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» 23.02.2010 - Mauritania recalls ambassador over release of rebels
» 15.02.2010 - Police chief sentenced to 7 years
» 13.01.2010 - Italy to enhance security cooperation
» 20.05.2009 - Thousands demand Junta to scrap elections
» 14.05.2009 - Mauritania editor narrowly escapes death
» 25.03.2009 - AU maintains sanctions despite Gaddafi’s call
» 22.12.2008 - Ousted Mauritanian president set free
» 28.10.2008 - Ex Mauritanian minister faces prison sentence

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Society | Human rights

Slavery still persists in Mauritania

afrol News, 4 November - Despite strong efforts by the toppled democratic government of Mauritania, slavery has yet to be rooted out in the country, a UN report documents. Under the new government, little progress is made to fight slavery.

Gulnara Shahinian, the first UN "Special Rapporteur on contemporary forms of slavery" appointed only last year, today reports her findings after a longer research visit to Mauritania. While diplomatically praising the Mauritanian government for "progress", she is quite clear on demanding stronger action to finally root out slavery in the country.

"A more a holistic, collaborative and sustained approach addressing all forms of discrimination together with poverty at all levels of society is required," Ms Shahinian says, warning that slavery is partly "unaddressed" in Mauritania. This "may be an obstacle to the stability, sustainable development and prosperity of Mauritania," said the UN expert.

Slavery in modern times has been documented in Mauritania by many local and foreign human rights groups and the UN for decades. Most Mauritanian governments, stemming from the military elite, have headed policies of denial regarding slavery, often criminalising organisations fighting slavery or speaking about it to foreign media.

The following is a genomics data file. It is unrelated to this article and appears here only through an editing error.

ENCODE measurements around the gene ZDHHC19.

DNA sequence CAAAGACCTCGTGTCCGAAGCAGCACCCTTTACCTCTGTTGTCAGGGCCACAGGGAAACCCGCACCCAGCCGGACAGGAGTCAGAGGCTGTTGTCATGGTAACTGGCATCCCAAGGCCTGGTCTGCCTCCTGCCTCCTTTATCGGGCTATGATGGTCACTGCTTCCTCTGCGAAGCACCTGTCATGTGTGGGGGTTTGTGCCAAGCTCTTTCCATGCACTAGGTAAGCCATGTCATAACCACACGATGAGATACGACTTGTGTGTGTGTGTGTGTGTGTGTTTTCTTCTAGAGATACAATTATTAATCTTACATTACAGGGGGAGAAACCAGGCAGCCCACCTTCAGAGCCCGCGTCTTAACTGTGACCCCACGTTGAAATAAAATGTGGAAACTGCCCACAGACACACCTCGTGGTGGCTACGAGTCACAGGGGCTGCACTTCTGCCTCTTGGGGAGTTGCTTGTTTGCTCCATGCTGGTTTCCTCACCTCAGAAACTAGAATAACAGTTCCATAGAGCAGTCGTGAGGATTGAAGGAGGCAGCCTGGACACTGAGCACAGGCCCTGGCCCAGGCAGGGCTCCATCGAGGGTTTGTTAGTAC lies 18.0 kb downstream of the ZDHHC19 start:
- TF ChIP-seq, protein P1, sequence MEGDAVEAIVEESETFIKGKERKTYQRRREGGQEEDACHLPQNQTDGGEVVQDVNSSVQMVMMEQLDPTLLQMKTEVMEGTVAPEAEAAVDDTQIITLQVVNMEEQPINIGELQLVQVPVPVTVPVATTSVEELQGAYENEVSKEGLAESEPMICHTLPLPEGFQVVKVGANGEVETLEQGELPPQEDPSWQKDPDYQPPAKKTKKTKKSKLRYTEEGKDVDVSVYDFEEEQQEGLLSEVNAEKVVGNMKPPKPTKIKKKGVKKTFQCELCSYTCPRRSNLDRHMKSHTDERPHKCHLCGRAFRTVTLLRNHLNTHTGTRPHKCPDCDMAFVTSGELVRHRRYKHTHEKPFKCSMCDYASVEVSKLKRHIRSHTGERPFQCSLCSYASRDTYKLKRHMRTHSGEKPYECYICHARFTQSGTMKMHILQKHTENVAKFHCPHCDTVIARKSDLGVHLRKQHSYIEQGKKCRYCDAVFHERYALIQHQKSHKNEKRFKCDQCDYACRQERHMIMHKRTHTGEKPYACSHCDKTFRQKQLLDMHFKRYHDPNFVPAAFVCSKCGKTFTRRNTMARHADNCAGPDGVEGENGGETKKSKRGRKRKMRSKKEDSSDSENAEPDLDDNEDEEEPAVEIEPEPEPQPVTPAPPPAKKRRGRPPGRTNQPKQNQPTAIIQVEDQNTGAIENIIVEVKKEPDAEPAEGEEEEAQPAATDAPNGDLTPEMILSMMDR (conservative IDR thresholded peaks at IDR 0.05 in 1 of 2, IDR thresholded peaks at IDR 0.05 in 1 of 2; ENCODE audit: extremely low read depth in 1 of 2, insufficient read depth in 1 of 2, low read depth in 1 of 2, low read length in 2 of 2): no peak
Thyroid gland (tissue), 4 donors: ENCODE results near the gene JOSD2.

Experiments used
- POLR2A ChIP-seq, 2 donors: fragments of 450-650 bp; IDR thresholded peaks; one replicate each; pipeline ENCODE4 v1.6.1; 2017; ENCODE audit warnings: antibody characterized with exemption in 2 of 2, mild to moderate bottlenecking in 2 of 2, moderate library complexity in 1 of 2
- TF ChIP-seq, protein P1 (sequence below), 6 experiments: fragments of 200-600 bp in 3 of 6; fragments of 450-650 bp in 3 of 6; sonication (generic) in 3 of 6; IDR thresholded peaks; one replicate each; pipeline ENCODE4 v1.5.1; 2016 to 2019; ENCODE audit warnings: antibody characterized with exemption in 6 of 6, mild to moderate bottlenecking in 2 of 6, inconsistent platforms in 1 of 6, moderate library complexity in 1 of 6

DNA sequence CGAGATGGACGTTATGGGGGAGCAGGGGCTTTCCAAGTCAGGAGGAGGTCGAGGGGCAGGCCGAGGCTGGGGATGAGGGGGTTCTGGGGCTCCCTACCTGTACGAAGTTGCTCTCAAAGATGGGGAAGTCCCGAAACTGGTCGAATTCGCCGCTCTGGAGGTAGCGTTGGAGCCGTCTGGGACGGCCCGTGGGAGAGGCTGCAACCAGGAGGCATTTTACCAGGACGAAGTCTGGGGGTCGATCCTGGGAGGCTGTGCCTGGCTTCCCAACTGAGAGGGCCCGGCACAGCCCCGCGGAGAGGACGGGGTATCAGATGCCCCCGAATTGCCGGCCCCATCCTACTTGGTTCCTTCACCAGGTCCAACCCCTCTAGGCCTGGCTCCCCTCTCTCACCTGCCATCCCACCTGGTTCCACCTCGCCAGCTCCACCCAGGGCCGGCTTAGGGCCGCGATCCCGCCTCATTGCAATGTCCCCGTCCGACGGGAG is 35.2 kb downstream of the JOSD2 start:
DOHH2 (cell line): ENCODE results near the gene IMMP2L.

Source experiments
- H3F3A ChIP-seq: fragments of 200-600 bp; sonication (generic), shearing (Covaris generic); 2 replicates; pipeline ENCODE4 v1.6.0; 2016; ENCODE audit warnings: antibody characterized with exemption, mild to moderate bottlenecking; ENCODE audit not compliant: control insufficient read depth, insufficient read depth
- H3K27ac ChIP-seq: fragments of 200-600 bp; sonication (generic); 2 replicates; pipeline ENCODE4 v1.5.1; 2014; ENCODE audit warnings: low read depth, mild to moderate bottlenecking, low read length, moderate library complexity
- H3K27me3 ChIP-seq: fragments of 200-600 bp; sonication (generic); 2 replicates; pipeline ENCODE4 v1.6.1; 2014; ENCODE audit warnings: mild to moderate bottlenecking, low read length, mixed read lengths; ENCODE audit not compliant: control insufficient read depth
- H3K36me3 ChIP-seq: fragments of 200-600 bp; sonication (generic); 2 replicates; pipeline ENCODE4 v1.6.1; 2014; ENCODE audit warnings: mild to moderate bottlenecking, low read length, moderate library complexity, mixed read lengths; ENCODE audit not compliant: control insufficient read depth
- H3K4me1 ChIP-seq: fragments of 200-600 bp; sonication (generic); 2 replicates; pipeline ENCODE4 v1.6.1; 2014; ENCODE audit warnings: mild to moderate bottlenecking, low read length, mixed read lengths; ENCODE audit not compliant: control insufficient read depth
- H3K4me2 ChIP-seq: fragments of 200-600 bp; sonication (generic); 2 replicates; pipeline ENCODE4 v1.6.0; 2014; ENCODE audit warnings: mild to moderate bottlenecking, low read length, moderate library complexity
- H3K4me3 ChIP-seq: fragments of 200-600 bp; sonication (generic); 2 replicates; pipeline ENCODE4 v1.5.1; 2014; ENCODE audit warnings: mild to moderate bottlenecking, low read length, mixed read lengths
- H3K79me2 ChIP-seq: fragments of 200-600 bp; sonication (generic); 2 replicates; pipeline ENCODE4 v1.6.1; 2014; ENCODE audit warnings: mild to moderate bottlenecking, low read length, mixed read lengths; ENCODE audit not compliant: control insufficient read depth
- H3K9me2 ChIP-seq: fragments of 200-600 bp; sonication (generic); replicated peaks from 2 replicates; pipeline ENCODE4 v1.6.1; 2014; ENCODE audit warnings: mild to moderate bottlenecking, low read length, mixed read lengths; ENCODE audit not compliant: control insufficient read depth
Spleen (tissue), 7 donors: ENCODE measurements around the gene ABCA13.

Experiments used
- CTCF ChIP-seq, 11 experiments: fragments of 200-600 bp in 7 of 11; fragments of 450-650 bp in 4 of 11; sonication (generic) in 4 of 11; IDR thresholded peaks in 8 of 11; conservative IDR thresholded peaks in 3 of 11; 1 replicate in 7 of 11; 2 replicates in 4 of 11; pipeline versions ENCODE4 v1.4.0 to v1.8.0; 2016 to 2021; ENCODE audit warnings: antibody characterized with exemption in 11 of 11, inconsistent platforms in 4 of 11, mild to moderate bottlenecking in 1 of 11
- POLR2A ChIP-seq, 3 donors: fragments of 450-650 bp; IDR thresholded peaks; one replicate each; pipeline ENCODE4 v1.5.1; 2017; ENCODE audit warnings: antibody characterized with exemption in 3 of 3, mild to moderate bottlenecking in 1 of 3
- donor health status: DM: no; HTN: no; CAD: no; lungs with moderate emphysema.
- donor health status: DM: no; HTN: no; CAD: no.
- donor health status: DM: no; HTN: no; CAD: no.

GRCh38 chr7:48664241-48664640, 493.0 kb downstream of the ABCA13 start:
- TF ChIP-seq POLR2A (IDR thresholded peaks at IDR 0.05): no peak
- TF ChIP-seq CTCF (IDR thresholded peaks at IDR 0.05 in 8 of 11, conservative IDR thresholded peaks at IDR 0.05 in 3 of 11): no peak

Only the recent military reform government under Colonel Ely Ould Mohamed Vall (2005-07) and the democratic government under President Sidi Ould Cheikh Abdallahi (2007-08) seriously addressed slavery in the country. In August 2007, an anti-slavery bill was approved and serious efforts were made to assist remaining slaves to obtain freedom.

Since the 2008 coup, however, civil society has again been limited in its freedom and the military government has shown little interest in fighting slavery and helping slaves to be freed.

The UN's Ms Shahinian confirms that slavery continues to be a problem. "In my visits to communities I met with people who told me that they had been victims of slavery practices such as serfdom and domestic servitude. These people had fled slavery and also told the stories of those they had left behind," she reports from her Mauritania visit.

"These victims said that they were utterly deprived of their basic human rights. Having no alternative, they voluntarily stay or after fleeing, return back to slavery. This perpetuates the vicious circle of slavery for men, women and children. The women I met felt that they were the most vulnerable as they suffer triple discrimination firstly as women, secondly, as mothers and thirdly as slaves," Ms Shahinian reports.

The UN Special Rapporteur urged Mauritanian authorities to do more to address slavery. While the 2007 anti-slavery law was still in place, little is done to implement it, she noted between the lines.

"In order for victims to be encouraged to come forward, I recommend that the 2007 slavery law include provisions that provide for victim assistance and socio-economic programmes for their reintegration into society," stressed Ms Shahinian. Enslaved Mauritanians still have little incentives to come forward, even risking being sent back to their masters by local police.

Ms Shahinian also urged the military government to bring back civil society into the process to fight slavery, as done by the toppled government. "The national strategy to combat slavery should be developed by different stakeholders from the government, local and international NGOs, political parties, religious leaders, trade unions, UN agencies and the donor community," she urged.

Finally, Ms Shahinian found the 2007 law too vague in its definition of slavery, as many master-servant dependencies - often encompassing former slavery bonds - fell short of inclusion in the anti-slavery policy.

"In order for the judiciary to effectively use this law, I would strongly recommend that the law be amended to contain a clearer definition of slavery and socio-economic programmes which would act as an incentive for victims to bring cases before the law," Ms Shahinian advised.

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